The key here is whether it actually IS pointed in a threatening way. Pencils are not guns. Pointing it at someone like it was a gun isn’t very threatening. Especially when the person pointing it is 7 (and even less so when it’s 2 kids pointing them at each other, so it’s likely not a bully trying to pick on someone.)

Lawrence D'Oliveiro says:

NPA Recommends More Pencils In Schools

The National Pencil Association decries any attempts at restricting citizens? right to bear pencils. ?The answer to this is clear,? their spokesman said: ?Every school should be equipped with pencilled guards. The bad guys will think twice about drawing their pencils, when they realize they will be met with a written response.?

New Mexico Mark says:

Re: NPA Recommends More Pencils In Schools

I propose we train teachers how to “quick draw” a pencil while making appropriate “pew, pew” noises. The offending child feigns death while the teacher blows the imaginary smoke from the barrel of their pencil. Other children learn that this is not a teacher to be trifled with. Problem solved.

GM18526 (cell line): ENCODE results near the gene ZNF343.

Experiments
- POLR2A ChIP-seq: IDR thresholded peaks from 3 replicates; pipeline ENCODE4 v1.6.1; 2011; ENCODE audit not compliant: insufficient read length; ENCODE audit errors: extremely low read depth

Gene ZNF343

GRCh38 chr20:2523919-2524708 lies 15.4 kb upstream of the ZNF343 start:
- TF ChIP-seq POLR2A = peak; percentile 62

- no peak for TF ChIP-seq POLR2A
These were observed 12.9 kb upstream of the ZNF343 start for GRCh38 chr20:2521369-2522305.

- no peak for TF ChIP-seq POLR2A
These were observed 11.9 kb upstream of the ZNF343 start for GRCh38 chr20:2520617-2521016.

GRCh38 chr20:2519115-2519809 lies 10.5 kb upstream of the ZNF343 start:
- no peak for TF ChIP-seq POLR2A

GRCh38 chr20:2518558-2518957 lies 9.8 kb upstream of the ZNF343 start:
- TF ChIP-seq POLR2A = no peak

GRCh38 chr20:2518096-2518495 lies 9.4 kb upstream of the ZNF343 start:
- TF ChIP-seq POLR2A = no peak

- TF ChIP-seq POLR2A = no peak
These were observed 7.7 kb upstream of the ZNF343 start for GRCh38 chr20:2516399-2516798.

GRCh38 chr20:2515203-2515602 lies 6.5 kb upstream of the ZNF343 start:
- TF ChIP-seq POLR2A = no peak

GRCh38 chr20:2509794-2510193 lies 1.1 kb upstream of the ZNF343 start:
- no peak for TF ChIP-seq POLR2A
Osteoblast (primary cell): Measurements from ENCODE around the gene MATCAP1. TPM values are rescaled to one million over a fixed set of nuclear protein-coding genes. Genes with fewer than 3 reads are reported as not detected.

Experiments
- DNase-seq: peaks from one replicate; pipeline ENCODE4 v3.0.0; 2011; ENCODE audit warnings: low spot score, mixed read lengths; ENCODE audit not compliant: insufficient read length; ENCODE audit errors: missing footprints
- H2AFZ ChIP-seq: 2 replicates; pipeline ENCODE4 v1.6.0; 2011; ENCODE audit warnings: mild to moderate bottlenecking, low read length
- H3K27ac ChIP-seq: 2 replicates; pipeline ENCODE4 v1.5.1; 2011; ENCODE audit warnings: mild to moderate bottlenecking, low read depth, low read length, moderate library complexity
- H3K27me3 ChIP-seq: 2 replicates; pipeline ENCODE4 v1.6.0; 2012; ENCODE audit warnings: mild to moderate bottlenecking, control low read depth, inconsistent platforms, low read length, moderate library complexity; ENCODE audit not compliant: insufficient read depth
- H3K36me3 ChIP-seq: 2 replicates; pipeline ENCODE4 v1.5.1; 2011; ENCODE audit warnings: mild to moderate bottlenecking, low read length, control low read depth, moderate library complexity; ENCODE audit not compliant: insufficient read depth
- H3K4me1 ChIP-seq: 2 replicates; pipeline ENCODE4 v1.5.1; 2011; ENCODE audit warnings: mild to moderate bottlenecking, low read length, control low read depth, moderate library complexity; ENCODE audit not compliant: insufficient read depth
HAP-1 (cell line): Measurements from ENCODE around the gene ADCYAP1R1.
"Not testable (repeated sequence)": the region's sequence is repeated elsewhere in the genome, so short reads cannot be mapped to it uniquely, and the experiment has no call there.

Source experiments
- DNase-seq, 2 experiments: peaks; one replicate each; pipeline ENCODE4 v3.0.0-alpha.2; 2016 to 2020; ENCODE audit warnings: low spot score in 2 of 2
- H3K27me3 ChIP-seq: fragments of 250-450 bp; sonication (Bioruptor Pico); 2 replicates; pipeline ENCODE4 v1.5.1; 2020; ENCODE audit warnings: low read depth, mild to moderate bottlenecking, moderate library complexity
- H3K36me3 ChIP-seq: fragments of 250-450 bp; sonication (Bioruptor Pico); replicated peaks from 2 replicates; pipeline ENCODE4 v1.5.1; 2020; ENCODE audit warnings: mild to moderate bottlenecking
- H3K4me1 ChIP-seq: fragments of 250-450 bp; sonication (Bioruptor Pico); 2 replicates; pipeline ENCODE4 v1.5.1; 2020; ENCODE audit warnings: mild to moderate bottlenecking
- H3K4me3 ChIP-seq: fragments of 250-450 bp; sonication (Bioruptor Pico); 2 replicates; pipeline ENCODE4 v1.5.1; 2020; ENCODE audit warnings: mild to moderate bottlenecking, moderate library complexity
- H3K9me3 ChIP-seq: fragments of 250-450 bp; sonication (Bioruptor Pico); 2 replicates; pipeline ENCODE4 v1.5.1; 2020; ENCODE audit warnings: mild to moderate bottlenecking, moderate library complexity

Anonymous Coward says:

There’s nothing like this here in Switzerland. We have trouble convincing teachers that if a child is injured during one of the many outings into the woods, it’s not somehow a badge of honor because you have to find your own way in the world.

Another example was a few years ago someone broke through the ice and drowned in a village near here, and the mayor (!) just said: “The ice had not been declared safe.” (Evidently a municipal determination.) No public apology or law named after a person.

As for fake guns: we’re just back from the opera, where our son was shooting his friends during the intermission. If you can do it at the Zurich opera, why can’t you do it in an American school?